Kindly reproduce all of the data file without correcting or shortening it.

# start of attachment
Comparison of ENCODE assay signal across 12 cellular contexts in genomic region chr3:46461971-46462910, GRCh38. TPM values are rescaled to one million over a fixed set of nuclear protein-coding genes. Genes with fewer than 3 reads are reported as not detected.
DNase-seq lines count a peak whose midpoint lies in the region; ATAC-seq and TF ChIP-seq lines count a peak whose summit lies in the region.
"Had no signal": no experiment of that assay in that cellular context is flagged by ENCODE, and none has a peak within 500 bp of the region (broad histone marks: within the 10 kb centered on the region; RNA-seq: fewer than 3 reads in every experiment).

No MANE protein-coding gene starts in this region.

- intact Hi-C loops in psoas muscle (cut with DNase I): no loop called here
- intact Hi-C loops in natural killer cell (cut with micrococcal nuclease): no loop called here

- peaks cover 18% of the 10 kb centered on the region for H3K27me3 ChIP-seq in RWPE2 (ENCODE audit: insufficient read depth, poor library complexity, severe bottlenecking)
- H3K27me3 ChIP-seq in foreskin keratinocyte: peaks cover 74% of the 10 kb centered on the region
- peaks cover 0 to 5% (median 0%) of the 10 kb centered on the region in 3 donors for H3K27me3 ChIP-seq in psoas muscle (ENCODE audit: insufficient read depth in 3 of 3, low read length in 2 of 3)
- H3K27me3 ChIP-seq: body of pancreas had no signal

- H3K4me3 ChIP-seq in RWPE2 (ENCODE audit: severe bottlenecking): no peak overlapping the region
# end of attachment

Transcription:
Comparison of ENCODE assay signal across 12 cellular contexts in genomic region chr3:46461971-46462910, GRCh38. TPM values are rescaled to one million over a fixed set of nuclear protein-coding genes. Genes with fewer than 3 reads are reported as not detected.
DNase-seq lines count a peak whose midpoint lies in the region; ATAC-seq and TF ChIP-seq lines count a peak whose summit lies in the region.
"Had no signal": no experiment of that assay in that cellular context is flagged by ENCODE, and none has a peak within 500 bp of the region (broad histone marks: within the 10 kb centered on the region; RNA-seq: fewer than 3 reads in every experiment).

No MANE protein-coding gene starts in this region.

- intact Hi-C loops in psoas muscle (cut with DNase I): no loop called here
- intact Hi-C loops in natural killer cell (cut with micrococcal nuclease): no loop called here

- peaks cover 18% of the 10 kb centered on the region for H3K27me3 ChIP-seq in RWPE2 (ENCODE audit: insufficient read depth, poor library complexity, severe bottlenecking)
- H3K27me3 ChIP-seq in foreskin keratinocyte: peaks cover 74% of the 10 kb centered on the region
- peaks cover 0 to 5% (median 0%) of the 10 kb centered on the region in 3 donors for H3K27me3 ChIP-seq in psoas muscle (ENCODE audit: insufficient read depth in 3 of 3, low read length in 2 of 3)
- H3K27me3 ChIP-seq: body of pancreas had no signal

- H3K4me3 ChIP-seq in RWPE2 (ENCODE audit: severe bottlenecking): no peak overlapping the region